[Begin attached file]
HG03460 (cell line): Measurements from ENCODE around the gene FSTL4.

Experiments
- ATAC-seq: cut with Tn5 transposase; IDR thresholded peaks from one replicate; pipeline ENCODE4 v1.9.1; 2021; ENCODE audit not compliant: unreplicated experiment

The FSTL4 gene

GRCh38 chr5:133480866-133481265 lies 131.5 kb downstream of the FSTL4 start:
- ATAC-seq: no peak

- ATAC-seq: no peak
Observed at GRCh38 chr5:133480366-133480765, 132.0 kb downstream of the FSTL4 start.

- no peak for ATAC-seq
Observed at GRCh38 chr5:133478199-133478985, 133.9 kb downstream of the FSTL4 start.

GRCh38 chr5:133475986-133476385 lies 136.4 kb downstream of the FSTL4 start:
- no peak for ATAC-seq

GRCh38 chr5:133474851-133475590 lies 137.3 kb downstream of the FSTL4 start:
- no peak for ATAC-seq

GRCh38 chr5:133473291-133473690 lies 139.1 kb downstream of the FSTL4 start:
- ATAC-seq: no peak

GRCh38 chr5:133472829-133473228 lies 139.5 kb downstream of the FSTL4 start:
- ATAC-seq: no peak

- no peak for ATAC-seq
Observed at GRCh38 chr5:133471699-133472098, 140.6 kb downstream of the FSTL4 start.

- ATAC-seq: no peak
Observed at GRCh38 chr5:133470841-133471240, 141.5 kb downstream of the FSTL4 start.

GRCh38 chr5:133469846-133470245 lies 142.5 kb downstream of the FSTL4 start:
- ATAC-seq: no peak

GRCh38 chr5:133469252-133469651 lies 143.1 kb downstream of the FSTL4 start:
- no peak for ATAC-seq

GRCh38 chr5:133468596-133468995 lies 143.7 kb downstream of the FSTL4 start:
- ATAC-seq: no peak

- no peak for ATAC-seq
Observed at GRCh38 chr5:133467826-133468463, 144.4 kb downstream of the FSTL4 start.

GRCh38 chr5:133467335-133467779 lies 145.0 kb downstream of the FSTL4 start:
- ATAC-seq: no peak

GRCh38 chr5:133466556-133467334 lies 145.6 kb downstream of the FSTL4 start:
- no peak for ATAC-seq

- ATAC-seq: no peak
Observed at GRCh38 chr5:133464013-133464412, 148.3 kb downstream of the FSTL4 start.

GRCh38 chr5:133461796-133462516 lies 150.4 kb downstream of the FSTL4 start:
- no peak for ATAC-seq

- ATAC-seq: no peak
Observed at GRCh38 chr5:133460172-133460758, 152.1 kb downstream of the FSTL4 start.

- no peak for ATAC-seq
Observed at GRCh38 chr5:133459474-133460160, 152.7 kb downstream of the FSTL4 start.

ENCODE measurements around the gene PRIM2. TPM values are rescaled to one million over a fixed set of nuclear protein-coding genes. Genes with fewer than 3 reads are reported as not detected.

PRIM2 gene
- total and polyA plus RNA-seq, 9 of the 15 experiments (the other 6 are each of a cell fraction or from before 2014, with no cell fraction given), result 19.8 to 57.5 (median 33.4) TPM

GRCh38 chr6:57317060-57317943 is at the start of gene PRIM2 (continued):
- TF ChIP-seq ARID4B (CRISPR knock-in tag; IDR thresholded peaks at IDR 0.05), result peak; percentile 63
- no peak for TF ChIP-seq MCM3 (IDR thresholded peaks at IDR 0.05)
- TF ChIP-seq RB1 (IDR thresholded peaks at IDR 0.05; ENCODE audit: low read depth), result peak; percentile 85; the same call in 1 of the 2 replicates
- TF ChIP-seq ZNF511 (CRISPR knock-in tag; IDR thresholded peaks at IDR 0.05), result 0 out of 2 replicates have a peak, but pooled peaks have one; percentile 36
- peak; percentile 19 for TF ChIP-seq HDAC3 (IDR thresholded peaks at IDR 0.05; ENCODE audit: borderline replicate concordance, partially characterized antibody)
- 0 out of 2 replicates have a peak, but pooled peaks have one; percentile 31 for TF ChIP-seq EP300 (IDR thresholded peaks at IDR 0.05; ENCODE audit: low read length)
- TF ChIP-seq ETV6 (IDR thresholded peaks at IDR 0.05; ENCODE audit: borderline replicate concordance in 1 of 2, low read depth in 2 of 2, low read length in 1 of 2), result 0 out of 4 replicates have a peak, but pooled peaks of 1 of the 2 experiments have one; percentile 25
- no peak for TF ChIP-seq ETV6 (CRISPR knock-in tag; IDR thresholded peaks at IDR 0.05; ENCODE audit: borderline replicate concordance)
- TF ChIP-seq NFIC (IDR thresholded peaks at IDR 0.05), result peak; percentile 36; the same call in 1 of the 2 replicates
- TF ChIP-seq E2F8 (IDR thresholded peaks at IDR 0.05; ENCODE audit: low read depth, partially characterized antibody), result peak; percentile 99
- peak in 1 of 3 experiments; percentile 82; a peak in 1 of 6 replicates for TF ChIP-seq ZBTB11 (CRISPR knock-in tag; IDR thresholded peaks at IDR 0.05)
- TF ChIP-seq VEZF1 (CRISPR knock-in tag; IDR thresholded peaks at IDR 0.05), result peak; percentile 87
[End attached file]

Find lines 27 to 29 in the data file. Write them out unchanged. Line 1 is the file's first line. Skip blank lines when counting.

GRCh38 chr5:133468596-133468995 lies 143.7 kb downstream of the FSTL4 start:
- ATAC-seq: no peak

- no peak for ATAC-seq